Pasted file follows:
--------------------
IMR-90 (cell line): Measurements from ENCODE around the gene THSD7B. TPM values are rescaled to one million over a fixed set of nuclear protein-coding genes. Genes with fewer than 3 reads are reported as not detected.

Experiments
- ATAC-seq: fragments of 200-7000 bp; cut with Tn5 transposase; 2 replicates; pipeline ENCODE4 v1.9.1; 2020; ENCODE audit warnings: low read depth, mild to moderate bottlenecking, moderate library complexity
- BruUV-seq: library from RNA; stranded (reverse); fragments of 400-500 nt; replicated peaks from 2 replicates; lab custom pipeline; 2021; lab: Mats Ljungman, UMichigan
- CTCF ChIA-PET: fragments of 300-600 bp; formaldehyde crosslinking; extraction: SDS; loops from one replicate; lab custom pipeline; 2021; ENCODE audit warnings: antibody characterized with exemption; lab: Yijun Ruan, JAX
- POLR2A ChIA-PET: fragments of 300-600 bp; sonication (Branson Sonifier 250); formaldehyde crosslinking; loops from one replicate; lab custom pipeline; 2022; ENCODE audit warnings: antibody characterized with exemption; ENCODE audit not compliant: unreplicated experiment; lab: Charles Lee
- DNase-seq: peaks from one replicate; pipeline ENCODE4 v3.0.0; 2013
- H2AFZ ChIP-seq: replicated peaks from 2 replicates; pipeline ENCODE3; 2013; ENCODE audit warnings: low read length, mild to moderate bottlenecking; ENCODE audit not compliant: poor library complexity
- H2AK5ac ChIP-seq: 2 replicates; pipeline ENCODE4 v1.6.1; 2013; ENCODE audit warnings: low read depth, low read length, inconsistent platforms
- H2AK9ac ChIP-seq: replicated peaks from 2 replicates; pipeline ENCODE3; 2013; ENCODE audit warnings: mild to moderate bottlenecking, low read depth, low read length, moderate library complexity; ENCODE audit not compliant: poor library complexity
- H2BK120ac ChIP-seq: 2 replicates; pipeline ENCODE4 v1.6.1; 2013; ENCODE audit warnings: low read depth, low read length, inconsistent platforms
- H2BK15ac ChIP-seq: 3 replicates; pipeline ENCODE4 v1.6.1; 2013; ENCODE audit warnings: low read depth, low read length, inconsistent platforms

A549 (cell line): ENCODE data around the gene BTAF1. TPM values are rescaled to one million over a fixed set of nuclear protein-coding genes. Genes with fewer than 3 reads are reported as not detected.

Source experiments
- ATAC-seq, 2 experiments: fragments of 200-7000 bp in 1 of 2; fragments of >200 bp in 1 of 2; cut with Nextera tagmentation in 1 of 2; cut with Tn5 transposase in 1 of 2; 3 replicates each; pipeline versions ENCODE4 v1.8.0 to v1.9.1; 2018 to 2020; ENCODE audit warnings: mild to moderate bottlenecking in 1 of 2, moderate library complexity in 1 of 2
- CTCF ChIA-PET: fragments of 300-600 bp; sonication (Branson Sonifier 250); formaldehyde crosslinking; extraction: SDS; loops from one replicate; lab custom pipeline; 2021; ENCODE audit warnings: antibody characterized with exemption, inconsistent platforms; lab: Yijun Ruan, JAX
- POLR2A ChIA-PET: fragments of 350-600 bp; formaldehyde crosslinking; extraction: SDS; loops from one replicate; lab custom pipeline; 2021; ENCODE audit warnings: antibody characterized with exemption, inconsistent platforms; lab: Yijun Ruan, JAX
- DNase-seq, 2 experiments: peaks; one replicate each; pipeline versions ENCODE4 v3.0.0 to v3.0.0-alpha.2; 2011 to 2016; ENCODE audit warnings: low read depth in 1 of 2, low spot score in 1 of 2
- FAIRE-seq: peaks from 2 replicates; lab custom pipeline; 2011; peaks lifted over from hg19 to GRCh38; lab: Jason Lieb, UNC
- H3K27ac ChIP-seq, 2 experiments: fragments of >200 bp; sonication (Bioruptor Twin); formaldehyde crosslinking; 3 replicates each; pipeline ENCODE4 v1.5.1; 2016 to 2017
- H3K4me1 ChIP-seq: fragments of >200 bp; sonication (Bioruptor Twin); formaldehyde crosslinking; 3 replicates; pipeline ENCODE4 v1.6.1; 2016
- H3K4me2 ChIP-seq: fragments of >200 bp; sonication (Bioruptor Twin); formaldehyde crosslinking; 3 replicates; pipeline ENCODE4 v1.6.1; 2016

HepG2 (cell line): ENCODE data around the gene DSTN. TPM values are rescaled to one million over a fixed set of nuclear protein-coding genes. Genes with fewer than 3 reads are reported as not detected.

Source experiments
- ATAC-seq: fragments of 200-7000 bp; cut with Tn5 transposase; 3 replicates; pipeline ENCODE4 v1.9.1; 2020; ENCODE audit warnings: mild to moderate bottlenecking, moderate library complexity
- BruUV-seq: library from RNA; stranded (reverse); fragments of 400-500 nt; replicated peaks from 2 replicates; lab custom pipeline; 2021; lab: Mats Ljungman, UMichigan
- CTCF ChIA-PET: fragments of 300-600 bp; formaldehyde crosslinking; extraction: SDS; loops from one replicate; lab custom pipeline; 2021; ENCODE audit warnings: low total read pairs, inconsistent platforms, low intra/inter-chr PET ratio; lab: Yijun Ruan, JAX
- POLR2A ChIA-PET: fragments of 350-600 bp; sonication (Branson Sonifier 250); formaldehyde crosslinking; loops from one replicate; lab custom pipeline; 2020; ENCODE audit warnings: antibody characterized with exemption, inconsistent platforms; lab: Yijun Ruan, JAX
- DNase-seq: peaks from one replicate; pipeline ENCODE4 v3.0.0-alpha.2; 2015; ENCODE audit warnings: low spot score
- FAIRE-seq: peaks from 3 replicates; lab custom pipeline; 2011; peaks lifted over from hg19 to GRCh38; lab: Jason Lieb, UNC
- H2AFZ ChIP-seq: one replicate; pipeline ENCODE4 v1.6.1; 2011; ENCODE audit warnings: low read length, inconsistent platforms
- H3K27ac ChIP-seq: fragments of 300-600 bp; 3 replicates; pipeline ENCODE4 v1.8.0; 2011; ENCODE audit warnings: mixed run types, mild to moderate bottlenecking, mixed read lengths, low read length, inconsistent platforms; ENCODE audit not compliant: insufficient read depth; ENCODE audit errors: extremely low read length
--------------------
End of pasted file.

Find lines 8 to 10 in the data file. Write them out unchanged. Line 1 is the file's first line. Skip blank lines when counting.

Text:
- H2AFZ ChIP-seq: replicated peaks from 2 replicates; pipeline ENCODE3; 2013; ENCODE audit warnings: low read length, mild to moderate bottlenecking; ENCODE audit not compliant: poor library complexity
- H2AK5ac ChIP-seq: 2 replicates; pipeline ENCODE4 v1.6.1; 2013; ENCODE audit warnings: low read depth, low read length, inconsistent platforms
- H2AK9ac ChIP-seq: replicated peaks from 2 replicates; pipeline ENCODE3; 2013; ENCODE audit warnings: mild to moderate bottlenecking, low read depth, low read length, moderate library complexity; ENCODE audit not compliant: poor library complexity